Tag Archives: poetry

There’s more enterprise

30 Mar

When I listen NPR’s This I Believe, I start to feel sorry for myself.  All those people earnestly believing things.

I could be a regular contributor to a cranky spin-off called This I Don’t Believe, but I think most people can conjure those feelings without my help.

But I do like (let’s leave belief out of it) playing with words, especially riffing on a poem as if I’d wrought it.  It’s a silly passion.  But I’m not the only fool who’s caught it.

Check out what Kenneth Koch does with “This is Just to Say,” the very William Carlos Williams poem that charmed me a few months ago.  You can’t miss Koch’s wink at Williams (“I have eaten the plums…”) in the first three lines:

To High Spirits

You have taken the vodka
That I was probably
Saving for tomorrow.
Go on and take it
For there’s more enterprise
In waking naked.

And what about those last three lines?  “Go on and take it” sounds like a hangover talking, followed by the suddenly literary “for there’s more enterprise,” and then back down in tone for the big finish: “in waking naked.”

This poem winks twice.  Once at Williams, and, then, at Yeats.

You’ll see what I mean, and I bet you’ll like Kenneth Koch even more.  Here is “The Coat” by William Butler Yeats:

I made my song a coat
Covered with embroideries
Out of old mythologies
From heel to throat;
But the fools caught it,
Wore it in the world’s eyes
As though they’d wrought it.
Song, let them take it,
For there’s more enterprise
In walking naked.

This is just to say that I love the game that Koch is playing.  There’s enterprise in it.

April is National Poetry Month.  Grab some poem (go on and take it!) and wear it in the world’s eyes.  Yeats and Koch don’t mind.  I bet Williams doesn’t either.

Or Maybe Like This, Carl

6 Feb

     BUTT Freezer for the World,
     Slush Maker, Stacker of Snow,
     Player with Wind chills and the Nation’s Ice Box;
     Stormy, frigid, squalling,
     City of the Big Shovels:

They tell me you are wicked and I believe them, for I
     have seen your cars stranded on Lake Shore Drive
     helpless against the winds of Lake Michigan.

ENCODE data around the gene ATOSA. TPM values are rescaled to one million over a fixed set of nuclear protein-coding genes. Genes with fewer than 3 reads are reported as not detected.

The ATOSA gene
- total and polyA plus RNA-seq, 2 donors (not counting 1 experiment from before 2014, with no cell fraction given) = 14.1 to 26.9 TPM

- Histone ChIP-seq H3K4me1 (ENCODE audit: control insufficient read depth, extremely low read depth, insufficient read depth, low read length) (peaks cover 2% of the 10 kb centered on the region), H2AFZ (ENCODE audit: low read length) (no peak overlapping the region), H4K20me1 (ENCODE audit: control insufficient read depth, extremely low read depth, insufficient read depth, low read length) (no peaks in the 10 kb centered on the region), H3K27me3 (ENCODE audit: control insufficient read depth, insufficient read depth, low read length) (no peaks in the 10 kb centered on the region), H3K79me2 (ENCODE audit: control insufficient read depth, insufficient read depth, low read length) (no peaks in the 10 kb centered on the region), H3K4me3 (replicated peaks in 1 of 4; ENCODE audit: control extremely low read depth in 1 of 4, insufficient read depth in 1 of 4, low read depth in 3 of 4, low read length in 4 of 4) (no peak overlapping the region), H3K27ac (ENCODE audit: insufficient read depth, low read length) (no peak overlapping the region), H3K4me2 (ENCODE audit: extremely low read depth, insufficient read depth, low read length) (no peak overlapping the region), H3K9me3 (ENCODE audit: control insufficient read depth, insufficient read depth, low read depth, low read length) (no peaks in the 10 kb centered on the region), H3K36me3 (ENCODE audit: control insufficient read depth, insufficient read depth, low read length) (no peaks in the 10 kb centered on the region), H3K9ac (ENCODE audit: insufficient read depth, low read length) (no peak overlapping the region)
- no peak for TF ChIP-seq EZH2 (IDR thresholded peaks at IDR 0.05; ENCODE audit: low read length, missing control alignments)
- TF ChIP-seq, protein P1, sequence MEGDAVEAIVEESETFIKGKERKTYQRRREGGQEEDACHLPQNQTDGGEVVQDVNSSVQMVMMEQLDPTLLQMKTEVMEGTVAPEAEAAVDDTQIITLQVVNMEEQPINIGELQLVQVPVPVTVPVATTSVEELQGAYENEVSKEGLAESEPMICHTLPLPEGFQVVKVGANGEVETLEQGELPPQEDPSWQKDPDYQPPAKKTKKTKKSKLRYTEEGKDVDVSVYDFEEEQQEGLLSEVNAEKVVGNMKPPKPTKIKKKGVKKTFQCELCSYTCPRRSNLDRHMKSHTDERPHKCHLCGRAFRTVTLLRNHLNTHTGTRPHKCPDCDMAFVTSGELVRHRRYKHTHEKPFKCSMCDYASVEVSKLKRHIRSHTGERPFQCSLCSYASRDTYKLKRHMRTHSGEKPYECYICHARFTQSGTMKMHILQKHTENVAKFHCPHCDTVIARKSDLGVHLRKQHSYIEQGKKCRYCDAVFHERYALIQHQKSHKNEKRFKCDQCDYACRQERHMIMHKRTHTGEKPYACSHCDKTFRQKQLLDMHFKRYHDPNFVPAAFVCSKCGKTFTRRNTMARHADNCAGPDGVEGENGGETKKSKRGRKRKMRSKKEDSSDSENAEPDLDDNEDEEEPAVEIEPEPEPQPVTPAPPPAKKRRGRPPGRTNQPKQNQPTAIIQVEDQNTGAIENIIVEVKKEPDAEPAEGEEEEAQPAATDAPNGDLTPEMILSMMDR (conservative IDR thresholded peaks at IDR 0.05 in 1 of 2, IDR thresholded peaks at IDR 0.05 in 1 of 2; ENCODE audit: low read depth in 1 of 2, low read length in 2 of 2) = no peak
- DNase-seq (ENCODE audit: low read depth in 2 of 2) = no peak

And they tell me you are crooked and I answer: Yes, it
     is true I have seen backs bent under the weight of a shovel
     laden with wet snow.
And they tell me you are brutal and my reply is: On the
     faces of women and children I have seen frost-bitten noses
     and chapped lips.
And having answered so I turn once more to those who
     sneer at this my city, and I give them back the sneer
     and say to them:
Come and show me another city with 700 billion pounds
     of accumulation in twenty-four hours.
Flinging snow into the Chicago River and piling it high
     as skyscrapers, here is an awesome Yeti set vivid against the
     tepid soft cities;

Fierce as a snowthunder, at once clamorous and silent, cunning
     as a flurry pitted against the month of May,
          Freezing, thawing, refreezing,
Under the snow, frost all over his mouth, laughing with
     white teeth,
Under the terrible burden of multiple layers laughing as
   a midwestern Winter laughs,
Laughing even as a naïve Southerner who has
     never seen our Snowpocalypse, our Snowmageddon,
Bragging and laughing that under his wool sweater is the pulse,
     and under his thermal undershirt the heart of the people,
Laughing the stormy, raspy, brawling laughter of
     Winter, half-naked, sweating, proud to be Butt
     Freezer, Slush Maker, Stacker of Snow, Player with
     Wind chills and the Ice Box to the Nation.

Search Term Sonnet

29 Dec

In September, I wrote a post about James Thurber and creativity called The Naked Woman on Top of the Bookcase.

I did not imagine that the combination of the word sweat from my blog’s title and the phrase naked woman from the Thurber post would attract so many unsuspecting and unlikely (many of them spelling-impaired) visitors to my site.

Daily, I let them down.  

This calls for an apology:

I know you must be disappointed, dear,
Who googled woman naked in a sweat,
at 2 AM, alone with half-drunk beer,
to find that Mr. Thurber’s all you get.
Small recompense for clicking on this link:
One lame cartoon, with enigmatic text;
No steamy photographs? You surely think:
“Dude, sprezzatura, doesn’t that mean sex?”
But, gentle would-be reader, hear my sighs:
You come, you go, (you read?) unmoved, unheard;
Not one among you heeds my bootless cries;
No comments, no subscriptions, not a word.
Though I with perspiration readers earn,
My nakked, necked, nekkit soul you spurn.